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Birefringent Phase Matching

Definition: a technique of phase matching based on the birefringence of a crystal material

More general term: phase matching

German: Phasenanpassung durch Doppelbrechung

Category: nonlinear optics


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Birefringent phase matching is a technique for achieving phase matching of a nonlinear process by exploiting the birefringence of a nonlinear crystal. For example, the process of frequency doubling of a 1064-nm beam in a lithium niobate (LiNbO3) crystal can be phase-matched by using the ordinary polarization for the pump beam and the extraordinary polarization for the second-harmonic beam. When the appropriate crystal temperature is set, the birefringence just cancels the chromatic dispersion. The dispersion alone would normally lead to the higher refractive index for the second-harmonic light, so that phase matching would not be possible.

birefringent phase matching in LBO
Figure 1: Birefringent noncritical phase matching of frequency doubling in LBO with a pump wavelength of 1064 nm. The beams propagate in the X direction, the pump wave is polarized in the Z direction, and the second-harmonic wave in the Y direction. At 149 °C, the birefringence compensates the effect of chromatic dispersion, so that the refractive indices for both waves are equal.

Note that the coupling between fundamental and second-harmonic light, for example, can be described with a nonlinear tensor, which can be such that waves of different polarization directions can be coupled.

The common forms of birefringent phase matching are

Another distinction refers to the involved polarization states:

  • For type-I phase matching, signal and idler (or the two input waves for frequency doubling or sum frequency generation) have the same polarization.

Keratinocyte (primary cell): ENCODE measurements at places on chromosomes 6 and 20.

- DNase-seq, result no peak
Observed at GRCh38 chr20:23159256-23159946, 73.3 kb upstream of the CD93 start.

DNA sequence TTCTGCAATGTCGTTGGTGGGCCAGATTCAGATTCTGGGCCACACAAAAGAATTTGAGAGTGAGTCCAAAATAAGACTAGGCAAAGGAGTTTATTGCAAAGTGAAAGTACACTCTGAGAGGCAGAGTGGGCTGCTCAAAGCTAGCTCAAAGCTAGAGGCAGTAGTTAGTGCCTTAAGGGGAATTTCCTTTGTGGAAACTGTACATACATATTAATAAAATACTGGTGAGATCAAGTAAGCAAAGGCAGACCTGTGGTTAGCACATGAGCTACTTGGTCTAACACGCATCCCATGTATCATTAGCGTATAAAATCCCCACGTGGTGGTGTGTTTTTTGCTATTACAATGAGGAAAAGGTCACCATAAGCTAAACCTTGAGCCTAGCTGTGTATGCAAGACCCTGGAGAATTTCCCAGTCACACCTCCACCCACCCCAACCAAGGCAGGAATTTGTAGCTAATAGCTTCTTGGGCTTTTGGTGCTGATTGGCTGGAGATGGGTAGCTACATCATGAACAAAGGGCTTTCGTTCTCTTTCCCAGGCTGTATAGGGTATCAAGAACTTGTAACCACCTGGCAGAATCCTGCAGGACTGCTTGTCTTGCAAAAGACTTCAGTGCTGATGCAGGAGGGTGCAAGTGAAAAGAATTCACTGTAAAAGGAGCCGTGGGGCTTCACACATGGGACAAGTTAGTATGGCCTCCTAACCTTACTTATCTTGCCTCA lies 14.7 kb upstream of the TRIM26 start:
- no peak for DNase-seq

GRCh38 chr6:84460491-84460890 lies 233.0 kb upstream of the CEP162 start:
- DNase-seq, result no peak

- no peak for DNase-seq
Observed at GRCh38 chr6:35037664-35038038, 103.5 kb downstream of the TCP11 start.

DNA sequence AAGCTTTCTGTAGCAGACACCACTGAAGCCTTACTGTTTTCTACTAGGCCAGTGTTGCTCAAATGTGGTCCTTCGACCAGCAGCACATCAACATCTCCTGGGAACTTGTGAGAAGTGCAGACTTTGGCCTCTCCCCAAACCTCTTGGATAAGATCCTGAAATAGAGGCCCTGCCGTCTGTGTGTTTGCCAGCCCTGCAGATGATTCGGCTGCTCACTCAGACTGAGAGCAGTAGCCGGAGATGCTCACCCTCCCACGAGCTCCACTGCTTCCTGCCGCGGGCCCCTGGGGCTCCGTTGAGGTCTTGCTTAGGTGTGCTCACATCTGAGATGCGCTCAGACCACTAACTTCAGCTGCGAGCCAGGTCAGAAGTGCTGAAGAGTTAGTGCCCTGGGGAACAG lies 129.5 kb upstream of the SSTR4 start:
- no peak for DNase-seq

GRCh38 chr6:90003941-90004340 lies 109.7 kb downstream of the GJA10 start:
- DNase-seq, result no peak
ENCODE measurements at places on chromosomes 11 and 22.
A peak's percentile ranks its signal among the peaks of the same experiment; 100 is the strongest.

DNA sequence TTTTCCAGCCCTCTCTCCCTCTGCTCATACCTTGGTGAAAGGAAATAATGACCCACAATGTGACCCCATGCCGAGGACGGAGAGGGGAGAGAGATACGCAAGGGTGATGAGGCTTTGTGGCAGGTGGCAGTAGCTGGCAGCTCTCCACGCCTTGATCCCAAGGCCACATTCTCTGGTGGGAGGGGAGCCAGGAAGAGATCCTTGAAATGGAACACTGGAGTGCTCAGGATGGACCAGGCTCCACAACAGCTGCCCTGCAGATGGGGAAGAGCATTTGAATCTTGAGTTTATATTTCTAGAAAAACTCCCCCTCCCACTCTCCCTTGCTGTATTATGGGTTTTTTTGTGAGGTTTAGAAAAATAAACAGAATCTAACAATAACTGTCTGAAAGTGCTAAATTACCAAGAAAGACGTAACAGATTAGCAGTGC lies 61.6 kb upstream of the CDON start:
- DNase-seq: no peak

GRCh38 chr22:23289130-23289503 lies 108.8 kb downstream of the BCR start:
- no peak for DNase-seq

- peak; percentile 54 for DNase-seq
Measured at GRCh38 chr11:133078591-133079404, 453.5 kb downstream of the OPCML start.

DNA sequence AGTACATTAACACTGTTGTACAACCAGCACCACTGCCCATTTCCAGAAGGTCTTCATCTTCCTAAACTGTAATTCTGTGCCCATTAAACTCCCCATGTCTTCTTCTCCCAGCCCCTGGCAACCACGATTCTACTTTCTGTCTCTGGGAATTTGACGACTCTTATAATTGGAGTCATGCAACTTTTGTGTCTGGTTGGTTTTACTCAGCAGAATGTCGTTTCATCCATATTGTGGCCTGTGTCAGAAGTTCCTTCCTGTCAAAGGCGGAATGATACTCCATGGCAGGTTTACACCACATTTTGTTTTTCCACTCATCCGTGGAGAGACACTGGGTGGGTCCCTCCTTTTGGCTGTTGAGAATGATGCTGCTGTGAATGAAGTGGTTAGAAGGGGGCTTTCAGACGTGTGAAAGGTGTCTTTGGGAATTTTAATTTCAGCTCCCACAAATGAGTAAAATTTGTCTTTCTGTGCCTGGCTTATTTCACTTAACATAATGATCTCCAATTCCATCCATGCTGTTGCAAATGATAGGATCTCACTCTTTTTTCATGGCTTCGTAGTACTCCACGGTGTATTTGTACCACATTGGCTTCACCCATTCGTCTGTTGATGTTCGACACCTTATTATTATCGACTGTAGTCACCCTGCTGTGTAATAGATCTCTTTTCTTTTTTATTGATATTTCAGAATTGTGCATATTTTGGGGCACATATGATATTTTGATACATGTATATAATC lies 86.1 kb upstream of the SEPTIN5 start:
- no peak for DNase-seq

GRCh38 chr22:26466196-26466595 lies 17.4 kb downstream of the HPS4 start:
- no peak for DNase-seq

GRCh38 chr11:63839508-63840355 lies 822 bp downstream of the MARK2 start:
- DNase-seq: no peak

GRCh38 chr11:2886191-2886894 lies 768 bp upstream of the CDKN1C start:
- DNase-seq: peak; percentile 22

• For type-II phase matching, these waves have orthogonal polarization states.

(In the literature, some other definitions occur occasionally.)

A common alternative to birefringent phase matching is quasi-phase matching (QPM), where all involved waves can have the same polarization direction so that birefringence is not relevant.

For more details, see the article on phase matching.

See also: quasi-phase matching, phase matching, nonlinear frequency conversion

Questions and Comments from Users


In an OPO, the ordinary-polarized pump can have the same refractive index as an extraordinary-polarized signal or idler because the refractive index is polarization-sensitive in a birefringent crystal. However, how can the signal and idler experience the same refractive index, given that they are at different wavelengths but both polarized the same way?

The author's answer:

Signal and idler generally do not have the same refractive index, and they don't need to have that for phase matching. Phase matching in an OPO does not require that all involved phase velocities are equal. Instead, the sum of wavenumbers of signal and idler must match the wavenumber of the pump in the case of a collinear interaction.

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